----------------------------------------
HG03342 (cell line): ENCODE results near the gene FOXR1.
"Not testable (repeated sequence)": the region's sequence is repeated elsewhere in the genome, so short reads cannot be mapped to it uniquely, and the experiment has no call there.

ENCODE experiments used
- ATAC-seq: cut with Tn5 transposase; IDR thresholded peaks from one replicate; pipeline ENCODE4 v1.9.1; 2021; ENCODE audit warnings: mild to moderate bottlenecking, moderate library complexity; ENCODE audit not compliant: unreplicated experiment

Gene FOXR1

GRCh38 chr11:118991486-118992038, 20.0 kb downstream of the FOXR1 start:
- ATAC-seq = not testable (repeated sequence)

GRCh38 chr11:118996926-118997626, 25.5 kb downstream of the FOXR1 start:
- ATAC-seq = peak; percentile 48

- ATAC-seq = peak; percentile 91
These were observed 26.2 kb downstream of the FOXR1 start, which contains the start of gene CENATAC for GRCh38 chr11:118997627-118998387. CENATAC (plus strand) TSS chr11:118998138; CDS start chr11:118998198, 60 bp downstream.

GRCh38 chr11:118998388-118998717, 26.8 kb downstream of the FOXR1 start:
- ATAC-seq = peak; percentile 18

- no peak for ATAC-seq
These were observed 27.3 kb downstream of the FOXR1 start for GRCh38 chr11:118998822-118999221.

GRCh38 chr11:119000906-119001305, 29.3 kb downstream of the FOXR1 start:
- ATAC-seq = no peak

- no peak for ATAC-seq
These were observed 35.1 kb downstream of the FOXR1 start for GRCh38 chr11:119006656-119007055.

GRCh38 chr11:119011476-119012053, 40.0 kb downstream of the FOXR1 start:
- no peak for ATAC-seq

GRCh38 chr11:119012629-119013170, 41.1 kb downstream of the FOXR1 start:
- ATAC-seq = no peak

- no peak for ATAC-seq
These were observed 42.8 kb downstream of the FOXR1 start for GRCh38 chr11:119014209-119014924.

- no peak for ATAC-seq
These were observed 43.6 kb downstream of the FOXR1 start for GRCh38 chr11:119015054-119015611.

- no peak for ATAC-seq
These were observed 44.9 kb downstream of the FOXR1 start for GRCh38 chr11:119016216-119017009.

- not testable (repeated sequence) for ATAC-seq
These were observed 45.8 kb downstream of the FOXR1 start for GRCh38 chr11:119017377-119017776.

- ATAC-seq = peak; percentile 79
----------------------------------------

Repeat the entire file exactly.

HG03342 (cell line): ENCODE results near the gene FOXR1.
"Not testable (repeated sequence)": the region's sequence is repeated elsewhere in the genome, so short reads cannot be mapped to it uniquely, and the experiment has no call there.

ENCODE experiments used
- ATAC-seq: cut with Tn5 transposase; IDR thresholded peaks from one replicate; pipeline ENCODE4 v1.9.1; 2021; ENCODE audit warnings: mild to moderate bottlenecking, moderate library complexity; ENCODE audit not compliant: unreplicated experiment

Gene FOXR1

GRCh38 chr11:118991486-118992038, 20.0 kb downstream of the FOXR1 start:
- ATAC-seq = not testable (repeated sequence)

GRCh38 chr11:118996926-118997626, 25.5 kb downstream of the FOXR1 start:
- ATAC-seq = peak; percentile 48

- ATAC-seq = peak; percentile 91
These were observed 26.2 kb downstream of the FOXR1 start, which contains the start of gene CENATAC for GRCh38 chr11:118997627-118998387. CENATAC (plus strand) TSS chr11:118998138; CDS start chr11:118998198, 60 bp downstream.

GRCh38 chr11:118998388-118998717, 26.8 kb downstream of the FOXR1 start:
- ATAC-seq = peak; percentile 18

- no peak for ATAC-seq
These were observed 27.3 kb downstream of the FOXR1 start for GRCh38 chr11:118998822-118999221.

GRCh38 chr11:119000906-119001305, 29.3 kb downstream of the FOXR1 start:
- ATAC-seq = no peak

- no peak for ATAC-seq
These were observed 35.1 kb downstream of the FOXR1 start for GRCh38 chr11:119006656-119007055.

GRCh38 chr11:119011476-119012053, 40.0 kb downstream of the FOXR1 start:
- no peak for ATAC-seq

GRCh38 chr11:119012629-119013170, 41.1 kb downstream of the FOXR1 start:
- ATAC-seq = no peak

- no peak for ATAC-seq
These were observed 42.8 kb downstream of the FOXR1 start for GRCh38 chr11:119014209-119014924.

- no peak for ATAC-seq
These were observed 43.6 kb downstream of the FOXR1 start for GRCh38 chr11:119015054-119015611.

- no peak for ATAC-seq
These were observed 44.9 kb downstream of the FOXR1 start for GRCh38 chr11:119016216-119017009.

- not testable (repeated sequence) for ATAC-seq
These were observed 45.8 kb downstream of the FOXR1 start for GRCh38 chr11:119017377-119017776.

- ATAC-seq = peak; percentile 79